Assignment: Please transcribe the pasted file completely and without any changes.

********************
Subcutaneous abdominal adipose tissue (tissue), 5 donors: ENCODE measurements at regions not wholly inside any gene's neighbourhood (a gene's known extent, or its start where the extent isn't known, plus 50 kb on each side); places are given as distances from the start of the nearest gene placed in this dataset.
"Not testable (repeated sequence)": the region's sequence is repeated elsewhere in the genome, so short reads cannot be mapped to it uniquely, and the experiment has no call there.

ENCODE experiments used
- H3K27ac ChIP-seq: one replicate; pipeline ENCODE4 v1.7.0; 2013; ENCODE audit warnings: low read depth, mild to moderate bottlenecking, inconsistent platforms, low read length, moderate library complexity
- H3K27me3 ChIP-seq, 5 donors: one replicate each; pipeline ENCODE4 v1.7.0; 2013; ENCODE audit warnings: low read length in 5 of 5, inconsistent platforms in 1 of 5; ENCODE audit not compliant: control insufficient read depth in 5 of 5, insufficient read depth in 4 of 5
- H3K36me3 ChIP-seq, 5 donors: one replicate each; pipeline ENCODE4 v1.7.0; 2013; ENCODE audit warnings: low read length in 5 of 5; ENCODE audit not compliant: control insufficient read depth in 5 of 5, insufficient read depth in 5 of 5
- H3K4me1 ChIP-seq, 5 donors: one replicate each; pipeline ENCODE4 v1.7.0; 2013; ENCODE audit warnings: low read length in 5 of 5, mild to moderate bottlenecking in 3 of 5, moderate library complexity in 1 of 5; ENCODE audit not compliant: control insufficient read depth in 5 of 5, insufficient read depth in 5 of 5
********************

Subcutaneous abdominal adipose tissue (tissue), 5 donors: ENCODE measurements at regions not wholly inside any gene's neighbourhood (a gene's known extent, or its start where the extent isn't known, plus 50 kb on each side); places are given as distances from the start of the nearest gene placed in this dataset.
"Not testable (repeated sequence)": the region's sequence is repeated elsewhere in the genome, so short reads cannot be mapped to it uniquely, and the experiment has no call there.

ENCODE experiments used
- H3K27ac ChIP-seq: one replicate; pipeline ENCODE4 v1.7.0; 2013; ENCODE audit warnings: low read depth, mild to moderate bottlenecking, inconsistent platforms, low read length, moderate library complexity
- H3K27me3 ChIP-seq, 5 donors: one replicate each; pipeline ENCODE4 v1.7.0; 2013; ENCODE audit warnings: low read length in 5 of 5, inconsistent platforms in 1 of 5; ENCODE audit not compliant: control insufficient read depth in 5 of 5, insufficient read depth in 4 of 5
- H3K36me3 ChIP-seq, 5 donors: one replicate each; pipeline ENCODE4 v1.7.0; 2013; ENCODE audit warnings: low read length in 5 of 5; ENCODE audit not compliant: control insufficient read depth in 5 of 5, insufficient read depth in 5 of 5
- H3K4me1 ChIP-seq, 5 donors: one replicate each; pipeline ENCODE4 v1.7.0; 2013; ENCODE audit warnings: low read length in 5 of 5, mild to moderate bottlenecking in 3 of 5, moderate library complexity in 1 of 5; ENCODE audit not compliant: control insufficient read depth in 5 of 5, insufficient read depth in 5 of 5